Army building IT asset management system

FORT LAUDERDALE, Fla. — The Army wants to know where all of its information technology assets are, from the day something is bought until it the day it is retired.

To achieve that vision, the Army's Network Enterprise Technology Command (Netcom) is creating the Army Enterprise Infostructure Repository, an asset management database that will track all of the service's hardware, software and IT services from the point of sale through implementation, use and retirement, said Thomas Leahy, Army Small Computer Program (ASCP) deputy assistant project manager.

ASCP has been involved with the repository program, which Leahy said is still in the "developmental stages," for the past few months. Its data will help form the baseline for the asset management database, Leahy told FCW June 3 at the Army IT conference.

Having ASCP data at the front end of the repository is a natural fit because the office can track when, where and from whom an IT asset is bought and where it is shipped. But then the office loses oversight, Leahy said.

At that point, Netcom can build from that data and ensure that the various assets and systems meet operational and network worthiness criteria, as well as that they fit into the Army's enterprise architecture, Leahy said. Netcom became operational in October 2002; its job is to perform enterprisewide management of the Army's networks and IT.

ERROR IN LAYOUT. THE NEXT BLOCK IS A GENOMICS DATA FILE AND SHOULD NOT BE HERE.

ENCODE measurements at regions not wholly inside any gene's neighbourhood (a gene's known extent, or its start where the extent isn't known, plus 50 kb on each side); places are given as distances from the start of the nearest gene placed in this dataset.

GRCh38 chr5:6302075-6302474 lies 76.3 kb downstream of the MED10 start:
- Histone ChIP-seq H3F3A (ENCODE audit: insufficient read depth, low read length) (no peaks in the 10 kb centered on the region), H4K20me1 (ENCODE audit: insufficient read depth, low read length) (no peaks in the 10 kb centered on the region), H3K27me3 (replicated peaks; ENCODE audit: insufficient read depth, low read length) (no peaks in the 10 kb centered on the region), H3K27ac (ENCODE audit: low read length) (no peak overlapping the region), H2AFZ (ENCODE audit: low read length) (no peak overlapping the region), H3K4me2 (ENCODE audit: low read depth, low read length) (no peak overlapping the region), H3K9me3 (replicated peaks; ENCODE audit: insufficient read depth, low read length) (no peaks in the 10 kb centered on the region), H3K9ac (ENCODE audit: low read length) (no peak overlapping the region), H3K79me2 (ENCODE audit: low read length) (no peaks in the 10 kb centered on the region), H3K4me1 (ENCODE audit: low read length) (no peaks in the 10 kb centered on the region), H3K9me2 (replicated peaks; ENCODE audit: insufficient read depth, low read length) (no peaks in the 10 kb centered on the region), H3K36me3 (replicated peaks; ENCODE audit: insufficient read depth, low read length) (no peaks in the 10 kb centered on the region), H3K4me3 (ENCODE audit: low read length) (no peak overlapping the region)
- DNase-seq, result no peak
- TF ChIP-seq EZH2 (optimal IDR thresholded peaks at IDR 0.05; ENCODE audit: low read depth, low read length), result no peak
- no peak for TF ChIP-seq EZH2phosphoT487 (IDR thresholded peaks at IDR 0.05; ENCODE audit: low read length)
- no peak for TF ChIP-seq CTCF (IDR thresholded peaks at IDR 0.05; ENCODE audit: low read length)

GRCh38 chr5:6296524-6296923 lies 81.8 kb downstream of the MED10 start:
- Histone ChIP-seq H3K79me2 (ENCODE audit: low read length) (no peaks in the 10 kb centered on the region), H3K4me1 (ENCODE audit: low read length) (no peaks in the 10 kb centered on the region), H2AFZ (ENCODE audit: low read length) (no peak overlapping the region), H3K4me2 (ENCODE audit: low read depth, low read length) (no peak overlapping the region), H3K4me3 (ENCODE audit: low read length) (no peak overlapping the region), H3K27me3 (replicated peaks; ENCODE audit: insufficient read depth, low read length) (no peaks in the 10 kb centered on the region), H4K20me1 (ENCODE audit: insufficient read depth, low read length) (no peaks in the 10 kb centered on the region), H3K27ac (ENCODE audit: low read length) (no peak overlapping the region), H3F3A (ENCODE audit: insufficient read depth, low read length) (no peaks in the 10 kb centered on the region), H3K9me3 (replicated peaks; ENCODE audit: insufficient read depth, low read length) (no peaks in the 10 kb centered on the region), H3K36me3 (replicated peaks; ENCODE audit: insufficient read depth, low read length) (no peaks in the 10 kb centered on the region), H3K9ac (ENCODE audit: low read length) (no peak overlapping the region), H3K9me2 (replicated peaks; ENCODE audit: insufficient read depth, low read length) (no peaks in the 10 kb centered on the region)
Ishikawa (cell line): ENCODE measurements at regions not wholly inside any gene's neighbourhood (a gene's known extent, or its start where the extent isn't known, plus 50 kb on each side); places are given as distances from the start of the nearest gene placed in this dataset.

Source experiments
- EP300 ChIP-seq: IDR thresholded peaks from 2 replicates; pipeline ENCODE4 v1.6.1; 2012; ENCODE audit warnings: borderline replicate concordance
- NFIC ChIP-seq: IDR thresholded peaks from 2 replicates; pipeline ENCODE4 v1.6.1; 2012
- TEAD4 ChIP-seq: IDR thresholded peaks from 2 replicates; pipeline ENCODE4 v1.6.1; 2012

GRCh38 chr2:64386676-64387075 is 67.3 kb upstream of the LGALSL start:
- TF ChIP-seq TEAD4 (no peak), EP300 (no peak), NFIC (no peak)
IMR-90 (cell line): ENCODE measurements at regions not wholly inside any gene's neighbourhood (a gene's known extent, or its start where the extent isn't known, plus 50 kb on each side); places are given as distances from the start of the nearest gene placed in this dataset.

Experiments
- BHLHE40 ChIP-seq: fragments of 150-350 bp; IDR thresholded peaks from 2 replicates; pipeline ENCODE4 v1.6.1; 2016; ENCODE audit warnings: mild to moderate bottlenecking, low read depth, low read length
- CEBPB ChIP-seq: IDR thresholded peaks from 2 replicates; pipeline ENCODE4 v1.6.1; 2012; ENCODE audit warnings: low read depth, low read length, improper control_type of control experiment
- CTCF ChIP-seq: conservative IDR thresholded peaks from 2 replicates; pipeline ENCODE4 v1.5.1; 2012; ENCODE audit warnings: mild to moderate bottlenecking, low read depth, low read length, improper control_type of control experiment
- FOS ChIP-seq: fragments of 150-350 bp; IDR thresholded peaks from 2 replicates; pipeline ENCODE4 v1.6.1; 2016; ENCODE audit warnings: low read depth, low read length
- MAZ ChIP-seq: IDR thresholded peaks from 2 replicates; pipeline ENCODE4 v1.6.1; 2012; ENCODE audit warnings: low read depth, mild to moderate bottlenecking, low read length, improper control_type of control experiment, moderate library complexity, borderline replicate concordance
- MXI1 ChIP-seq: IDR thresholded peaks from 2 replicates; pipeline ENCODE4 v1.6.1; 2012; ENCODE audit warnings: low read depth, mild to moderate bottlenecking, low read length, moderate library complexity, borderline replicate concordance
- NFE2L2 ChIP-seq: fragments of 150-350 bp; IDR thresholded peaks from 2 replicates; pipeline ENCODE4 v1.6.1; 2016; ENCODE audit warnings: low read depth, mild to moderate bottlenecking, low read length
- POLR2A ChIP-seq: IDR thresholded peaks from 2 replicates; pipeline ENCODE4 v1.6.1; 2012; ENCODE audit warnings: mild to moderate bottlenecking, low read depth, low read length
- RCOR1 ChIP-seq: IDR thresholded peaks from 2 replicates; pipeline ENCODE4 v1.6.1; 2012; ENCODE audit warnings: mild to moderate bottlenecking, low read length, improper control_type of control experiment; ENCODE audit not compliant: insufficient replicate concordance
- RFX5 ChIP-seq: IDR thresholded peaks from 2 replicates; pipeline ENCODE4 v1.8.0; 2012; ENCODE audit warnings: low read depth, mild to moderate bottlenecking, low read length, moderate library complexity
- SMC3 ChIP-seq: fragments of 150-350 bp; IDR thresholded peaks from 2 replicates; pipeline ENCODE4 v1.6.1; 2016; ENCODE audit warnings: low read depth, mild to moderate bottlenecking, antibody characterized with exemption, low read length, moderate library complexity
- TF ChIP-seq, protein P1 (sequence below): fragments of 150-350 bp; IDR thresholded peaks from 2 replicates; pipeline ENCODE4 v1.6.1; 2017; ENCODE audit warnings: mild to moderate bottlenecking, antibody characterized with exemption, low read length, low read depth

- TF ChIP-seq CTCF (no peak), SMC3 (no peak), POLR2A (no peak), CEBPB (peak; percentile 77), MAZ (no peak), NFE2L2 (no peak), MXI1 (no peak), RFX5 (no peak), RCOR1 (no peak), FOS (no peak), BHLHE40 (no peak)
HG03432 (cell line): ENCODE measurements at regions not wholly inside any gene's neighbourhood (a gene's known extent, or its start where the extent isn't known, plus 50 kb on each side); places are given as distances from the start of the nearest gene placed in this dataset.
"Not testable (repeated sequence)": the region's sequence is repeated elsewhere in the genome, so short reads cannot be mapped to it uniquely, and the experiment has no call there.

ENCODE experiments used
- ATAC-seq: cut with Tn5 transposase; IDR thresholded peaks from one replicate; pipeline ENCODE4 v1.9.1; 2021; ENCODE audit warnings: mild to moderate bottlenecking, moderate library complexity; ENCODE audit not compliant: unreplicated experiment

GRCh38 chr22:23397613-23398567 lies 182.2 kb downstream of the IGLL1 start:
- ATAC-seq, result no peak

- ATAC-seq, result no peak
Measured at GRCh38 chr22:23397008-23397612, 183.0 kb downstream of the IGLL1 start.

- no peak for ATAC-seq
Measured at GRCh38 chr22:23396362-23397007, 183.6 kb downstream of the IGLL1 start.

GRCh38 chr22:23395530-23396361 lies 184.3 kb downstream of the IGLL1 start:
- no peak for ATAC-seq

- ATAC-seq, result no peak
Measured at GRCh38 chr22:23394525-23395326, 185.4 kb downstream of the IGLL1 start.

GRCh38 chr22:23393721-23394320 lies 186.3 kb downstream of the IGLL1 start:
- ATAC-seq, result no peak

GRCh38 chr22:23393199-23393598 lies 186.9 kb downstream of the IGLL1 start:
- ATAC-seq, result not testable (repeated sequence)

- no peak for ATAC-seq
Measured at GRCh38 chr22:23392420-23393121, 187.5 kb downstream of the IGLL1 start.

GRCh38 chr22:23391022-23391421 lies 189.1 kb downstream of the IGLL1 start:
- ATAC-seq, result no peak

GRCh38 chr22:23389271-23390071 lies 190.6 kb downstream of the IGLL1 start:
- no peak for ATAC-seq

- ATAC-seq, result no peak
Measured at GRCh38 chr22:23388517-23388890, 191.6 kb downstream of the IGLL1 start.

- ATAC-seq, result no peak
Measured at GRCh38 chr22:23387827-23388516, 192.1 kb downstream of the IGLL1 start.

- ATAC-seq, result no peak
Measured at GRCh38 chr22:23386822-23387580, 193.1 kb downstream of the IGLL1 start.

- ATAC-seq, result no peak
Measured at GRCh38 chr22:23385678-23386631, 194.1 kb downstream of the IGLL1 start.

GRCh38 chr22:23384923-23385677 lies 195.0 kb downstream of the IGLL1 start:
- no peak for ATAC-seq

Olga Lawrence, ASCP assistant project manager, said the office's current capabilities meet the enterprise repository requirements and that ASCP is working with Netcom on integrating its information into the larger database.

ASCP's enhanced MarketPlace Direct system, a governmentwide, Internet-based e-commerce solution that enables customers to identify, evaluate and purchase products and services against established IT contract vehicles, will be used to feed the Army Enterprise Infostructure Repository, said Marian Keitelman, leader of the MarketPlace Direct team and ASCP product leader.

"We will gather the information and statistics to make it happen," Keitelman said.


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